U.S. Open Final Provides a Tantalizing Taste of Tennis's Next Generation

For years, tennis fans have been wondering who will ascend after the Big Three era. Dominic Thiem and Alexander Zverev may have provided the answer during the U.S. Open final on Sunday night.
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Against all odds, they played the 2020 U.S. Open in New York. But it may as well have been staged in Arkansas—the Land of Opportunity. With Roger Federer and Rafa Nadal unable and unwilling to make the trip, and with Novak Djokovic self-sabotaging, this event gave someone else a chance to break the glass ceiling and win a major for the first time in four (!) years. (And let’s pause here: yes, not since the Obama administration has a player outside the Big Three cartel won a big prize.)

The great seizer, as it were: Dominic Thiem. Long pegged as a major winner, the 27-year-old Austrian fulfilled predictions today winning his first major with a ... well … what the hell was it? A dramatic, exhausting, weird, sometimes unwatchable, sometimes can’t-look-away compelling, poised, shaky, then poised five-set takedown of Germany’s Alexander Zverev 2-6, 4-6, 6-3, 6-3, 7-6, a four-hour-and-eight-minute bit of theater, sometimes absurdist. The level of play was not classic. The level of drama was. But Thiem persisted. And has a major to show for it.

Dominic Thiem of Austria celebrates his win over Alexander Zverev of Germany in the men's singles final match on day 14 of the 2020 U.S. Open tennis tournament

Dominic Thiem of Austria celebrates his win over Alexander Zverev of Germany in the men's singles final of the 2020 U.S. Open.

This match was a distillation of Thiem’s tournament. He hardly caught lightning in a bottle here. There were times when his tennis was dazzling, his one-handed backhand sizzling. Other times, he simply had to persist through rough patches and defeat both an opponent and his own worst instincts—including court positioning a Sherpa trek from the baseline.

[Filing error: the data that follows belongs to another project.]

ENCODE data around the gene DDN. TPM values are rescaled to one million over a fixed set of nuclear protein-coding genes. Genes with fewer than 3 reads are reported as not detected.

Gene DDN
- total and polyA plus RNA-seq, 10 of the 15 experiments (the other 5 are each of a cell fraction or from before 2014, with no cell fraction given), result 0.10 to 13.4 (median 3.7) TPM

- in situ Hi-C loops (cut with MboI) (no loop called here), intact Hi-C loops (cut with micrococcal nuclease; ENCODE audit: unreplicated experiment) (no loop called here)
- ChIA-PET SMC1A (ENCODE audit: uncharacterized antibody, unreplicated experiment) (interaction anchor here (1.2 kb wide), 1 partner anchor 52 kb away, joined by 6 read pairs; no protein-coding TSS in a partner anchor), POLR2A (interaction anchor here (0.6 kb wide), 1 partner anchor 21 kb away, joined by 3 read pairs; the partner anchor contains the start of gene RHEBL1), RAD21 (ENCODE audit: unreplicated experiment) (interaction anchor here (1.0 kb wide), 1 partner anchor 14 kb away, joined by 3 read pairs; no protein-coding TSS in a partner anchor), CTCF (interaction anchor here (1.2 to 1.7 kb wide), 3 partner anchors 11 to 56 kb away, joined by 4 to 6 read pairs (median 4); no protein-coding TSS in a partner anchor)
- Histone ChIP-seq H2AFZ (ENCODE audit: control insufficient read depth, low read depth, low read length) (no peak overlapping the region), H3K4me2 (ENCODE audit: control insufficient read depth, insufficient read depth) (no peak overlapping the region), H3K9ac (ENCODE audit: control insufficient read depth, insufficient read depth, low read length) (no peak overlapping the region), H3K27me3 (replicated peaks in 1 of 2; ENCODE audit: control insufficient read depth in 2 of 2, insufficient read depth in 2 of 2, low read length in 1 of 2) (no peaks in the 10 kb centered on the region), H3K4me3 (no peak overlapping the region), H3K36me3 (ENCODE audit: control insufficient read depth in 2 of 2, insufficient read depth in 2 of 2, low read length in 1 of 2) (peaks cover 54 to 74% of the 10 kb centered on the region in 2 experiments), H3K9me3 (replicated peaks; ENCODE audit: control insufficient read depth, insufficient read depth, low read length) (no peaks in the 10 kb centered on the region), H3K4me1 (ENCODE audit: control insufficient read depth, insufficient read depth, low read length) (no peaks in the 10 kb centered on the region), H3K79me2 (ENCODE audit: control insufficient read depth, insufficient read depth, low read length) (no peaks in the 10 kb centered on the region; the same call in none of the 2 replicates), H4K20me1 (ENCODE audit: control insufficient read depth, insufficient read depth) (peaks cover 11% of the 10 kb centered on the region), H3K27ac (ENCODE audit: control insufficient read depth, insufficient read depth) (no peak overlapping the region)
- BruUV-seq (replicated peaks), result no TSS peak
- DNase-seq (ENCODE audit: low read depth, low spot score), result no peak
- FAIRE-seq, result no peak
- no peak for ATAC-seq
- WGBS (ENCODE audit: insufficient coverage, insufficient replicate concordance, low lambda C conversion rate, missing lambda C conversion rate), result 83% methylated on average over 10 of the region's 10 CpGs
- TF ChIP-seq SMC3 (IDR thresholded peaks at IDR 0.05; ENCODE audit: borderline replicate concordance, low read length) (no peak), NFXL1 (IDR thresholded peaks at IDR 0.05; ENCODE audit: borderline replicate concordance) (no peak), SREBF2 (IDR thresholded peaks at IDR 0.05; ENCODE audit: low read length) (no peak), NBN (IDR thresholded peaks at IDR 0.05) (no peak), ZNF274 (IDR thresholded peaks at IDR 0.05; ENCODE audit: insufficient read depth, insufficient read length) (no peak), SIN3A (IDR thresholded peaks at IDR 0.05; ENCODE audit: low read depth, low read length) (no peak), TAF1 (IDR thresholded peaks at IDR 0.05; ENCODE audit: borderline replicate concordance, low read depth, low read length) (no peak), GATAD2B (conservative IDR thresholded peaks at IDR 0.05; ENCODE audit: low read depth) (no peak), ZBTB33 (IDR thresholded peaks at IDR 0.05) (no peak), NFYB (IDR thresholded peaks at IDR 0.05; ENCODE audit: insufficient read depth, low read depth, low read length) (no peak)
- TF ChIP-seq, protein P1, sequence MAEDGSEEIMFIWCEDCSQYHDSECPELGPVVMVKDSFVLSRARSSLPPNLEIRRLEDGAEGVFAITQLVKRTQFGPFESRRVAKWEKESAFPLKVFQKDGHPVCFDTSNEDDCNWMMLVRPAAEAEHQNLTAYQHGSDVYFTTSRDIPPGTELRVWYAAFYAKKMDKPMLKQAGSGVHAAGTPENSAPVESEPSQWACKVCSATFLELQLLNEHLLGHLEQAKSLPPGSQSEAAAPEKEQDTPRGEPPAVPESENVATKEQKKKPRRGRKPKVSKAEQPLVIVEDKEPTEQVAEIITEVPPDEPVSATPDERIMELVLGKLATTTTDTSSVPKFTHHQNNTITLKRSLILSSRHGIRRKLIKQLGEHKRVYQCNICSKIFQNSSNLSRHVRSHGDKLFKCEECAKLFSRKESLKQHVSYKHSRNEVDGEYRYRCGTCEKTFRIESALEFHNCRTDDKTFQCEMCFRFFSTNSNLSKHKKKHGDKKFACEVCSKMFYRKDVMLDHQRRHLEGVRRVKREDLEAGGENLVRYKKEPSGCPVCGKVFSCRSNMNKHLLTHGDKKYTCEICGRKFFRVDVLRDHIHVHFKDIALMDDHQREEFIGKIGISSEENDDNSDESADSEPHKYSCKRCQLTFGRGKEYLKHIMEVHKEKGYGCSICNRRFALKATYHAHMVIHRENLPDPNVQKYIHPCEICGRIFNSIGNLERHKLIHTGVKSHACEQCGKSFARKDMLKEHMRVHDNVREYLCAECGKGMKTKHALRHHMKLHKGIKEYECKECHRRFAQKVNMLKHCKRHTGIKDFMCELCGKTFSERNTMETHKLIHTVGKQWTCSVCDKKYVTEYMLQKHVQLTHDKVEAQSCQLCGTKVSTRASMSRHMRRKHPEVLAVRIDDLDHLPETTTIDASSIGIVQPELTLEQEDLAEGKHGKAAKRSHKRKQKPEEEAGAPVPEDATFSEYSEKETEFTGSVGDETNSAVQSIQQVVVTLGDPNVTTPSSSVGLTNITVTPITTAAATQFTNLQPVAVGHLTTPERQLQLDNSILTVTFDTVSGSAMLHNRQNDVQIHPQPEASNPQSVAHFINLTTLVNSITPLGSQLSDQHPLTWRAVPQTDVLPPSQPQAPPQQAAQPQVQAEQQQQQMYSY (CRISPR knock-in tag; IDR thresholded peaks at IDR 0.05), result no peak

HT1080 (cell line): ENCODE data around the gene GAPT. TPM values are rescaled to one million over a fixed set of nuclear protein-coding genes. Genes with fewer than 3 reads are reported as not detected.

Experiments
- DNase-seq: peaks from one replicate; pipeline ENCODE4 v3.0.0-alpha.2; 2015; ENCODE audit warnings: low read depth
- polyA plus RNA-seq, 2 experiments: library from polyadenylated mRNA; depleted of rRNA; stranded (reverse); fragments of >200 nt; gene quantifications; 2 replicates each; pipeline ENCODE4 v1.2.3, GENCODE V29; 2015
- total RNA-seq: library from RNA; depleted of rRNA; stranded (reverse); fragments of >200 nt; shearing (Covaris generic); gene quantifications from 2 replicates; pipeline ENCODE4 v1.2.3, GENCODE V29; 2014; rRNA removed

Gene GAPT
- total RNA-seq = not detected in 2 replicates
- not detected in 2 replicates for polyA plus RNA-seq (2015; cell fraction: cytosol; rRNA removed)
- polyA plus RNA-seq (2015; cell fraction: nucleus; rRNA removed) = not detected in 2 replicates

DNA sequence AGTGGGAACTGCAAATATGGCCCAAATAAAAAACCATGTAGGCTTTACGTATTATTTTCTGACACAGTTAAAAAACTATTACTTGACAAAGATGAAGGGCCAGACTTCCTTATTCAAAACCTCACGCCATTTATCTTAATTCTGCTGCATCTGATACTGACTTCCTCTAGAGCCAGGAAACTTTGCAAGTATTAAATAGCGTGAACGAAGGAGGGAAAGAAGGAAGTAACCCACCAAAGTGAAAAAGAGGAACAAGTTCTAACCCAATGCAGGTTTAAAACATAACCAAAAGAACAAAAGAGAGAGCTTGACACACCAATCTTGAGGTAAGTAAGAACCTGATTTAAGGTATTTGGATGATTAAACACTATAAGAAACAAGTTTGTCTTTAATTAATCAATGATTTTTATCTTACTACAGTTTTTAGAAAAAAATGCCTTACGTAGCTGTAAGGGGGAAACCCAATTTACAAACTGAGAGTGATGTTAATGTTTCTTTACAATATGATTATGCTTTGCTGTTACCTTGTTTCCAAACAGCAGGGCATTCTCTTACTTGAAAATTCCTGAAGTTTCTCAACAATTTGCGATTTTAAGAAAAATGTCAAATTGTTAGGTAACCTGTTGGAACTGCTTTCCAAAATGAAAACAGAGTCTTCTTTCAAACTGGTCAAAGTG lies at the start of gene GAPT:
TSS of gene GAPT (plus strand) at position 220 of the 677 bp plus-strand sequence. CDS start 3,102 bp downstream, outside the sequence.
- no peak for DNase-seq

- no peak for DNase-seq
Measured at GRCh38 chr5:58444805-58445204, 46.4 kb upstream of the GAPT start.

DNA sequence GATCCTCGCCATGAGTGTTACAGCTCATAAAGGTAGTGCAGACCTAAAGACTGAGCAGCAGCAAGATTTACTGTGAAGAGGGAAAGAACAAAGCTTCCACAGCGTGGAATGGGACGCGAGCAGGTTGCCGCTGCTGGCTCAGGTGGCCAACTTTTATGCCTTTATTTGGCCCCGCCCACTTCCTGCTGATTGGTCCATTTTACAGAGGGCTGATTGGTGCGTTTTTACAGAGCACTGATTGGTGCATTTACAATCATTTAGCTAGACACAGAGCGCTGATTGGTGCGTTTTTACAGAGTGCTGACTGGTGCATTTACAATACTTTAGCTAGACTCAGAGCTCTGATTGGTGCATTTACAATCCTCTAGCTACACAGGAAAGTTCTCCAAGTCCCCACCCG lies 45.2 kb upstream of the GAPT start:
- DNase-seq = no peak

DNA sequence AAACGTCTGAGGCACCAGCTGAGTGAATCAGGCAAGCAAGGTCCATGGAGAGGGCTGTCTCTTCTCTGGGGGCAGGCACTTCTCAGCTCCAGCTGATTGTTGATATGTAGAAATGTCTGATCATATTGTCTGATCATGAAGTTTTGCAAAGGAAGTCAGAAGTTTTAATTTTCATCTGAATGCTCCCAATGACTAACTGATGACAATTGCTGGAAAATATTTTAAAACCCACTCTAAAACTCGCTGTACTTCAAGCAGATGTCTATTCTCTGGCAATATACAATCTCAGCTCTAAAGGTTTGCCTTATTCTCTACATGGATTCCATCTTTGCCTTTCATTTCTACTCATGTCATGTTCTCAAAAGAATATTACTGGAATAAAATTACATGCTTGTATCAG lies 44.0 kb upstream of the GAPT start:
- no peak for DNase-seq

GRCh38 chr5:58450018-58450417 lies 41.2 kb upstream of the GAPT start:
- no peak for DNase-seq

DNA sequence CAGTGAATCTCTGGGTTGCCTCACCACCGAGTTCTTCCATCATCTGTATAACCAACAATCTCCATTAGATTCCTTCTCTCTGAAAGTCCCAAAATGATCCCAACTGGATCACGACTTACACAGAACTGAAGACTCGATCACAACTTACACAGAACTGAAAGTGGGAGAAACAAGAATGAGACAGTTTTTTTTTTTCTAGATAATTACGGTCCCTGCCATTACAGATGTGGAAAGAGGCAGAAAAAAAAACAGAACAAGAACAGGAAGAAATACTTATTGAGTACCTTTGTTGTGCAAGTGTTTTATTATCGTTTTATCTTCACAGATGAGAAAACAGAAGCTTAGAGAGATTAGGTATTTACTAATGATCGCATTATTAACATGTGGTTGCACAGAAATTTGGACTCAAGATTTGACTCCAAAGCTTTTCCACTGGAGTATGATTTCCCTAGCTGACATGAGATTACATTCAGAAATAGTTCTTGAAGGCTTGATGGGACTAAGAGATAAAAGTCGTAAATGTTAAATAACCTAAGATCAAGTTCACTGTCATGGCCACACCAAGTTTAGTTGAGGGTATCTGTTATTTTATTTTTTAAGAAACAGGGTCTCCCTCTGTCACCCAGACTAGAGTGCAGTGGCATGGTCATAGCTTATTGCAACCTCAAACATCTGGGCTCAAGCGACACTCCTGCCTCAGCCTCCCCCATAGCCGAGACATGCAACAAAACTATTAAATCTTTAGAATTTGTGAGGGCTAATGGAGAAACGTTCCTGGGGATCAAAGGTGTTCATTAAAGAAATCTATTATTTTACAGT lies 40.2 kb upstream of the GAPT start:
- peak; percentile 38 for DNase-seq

Today, in his fourth major final, he hit the snooze bar for two sets and was nearly bounced from the tournament in straight sets—what would have made for a brutal defeat. Then he found his groove for the third and fourth. In the fifth set, Zverev served for the title at 5-3. Thiem broke him. Then Thiem served for title at 6-5. Zverev broke him. In a tiebreaker that was such a pivotal point in their respective careers, Thiem prevailed.

As sweet as today’s match will be for Thiem, it will be commensurately sour for Zverev. In his first final, uncowed by the occasion—the biggest of his career—he got off to a fast start in the first set, showing off both his power and versatility, serving viciously, and winning seven of his eight charges netward. An hour later, he was a few points from issuing both a straight set win and a forceful statement. Then the deluge. At 23, he will have plenty more opportunities to reverse this. But, as his tears during the trophy presentation portend, this will sting.

Alexander Zverev of Germany gets emotional as he address the crowd for the runner-up in the men's singles final match against Dominic Thiem of Austria on day 14 of the 2020 U.S. Open

Alexander Zverev of Germany gets emotional as he address the crowd for the runner-up in the men's singles final match of the 2020 U.S. Open.

For years the tennis salon has been wondering: who’s got next? We found out tonight. In Thiem, there might be a New King. Or this might be a one-off and we’ll return to the hegemony of the Big Three. But the plot thickened. And so did Thiem’s credentials.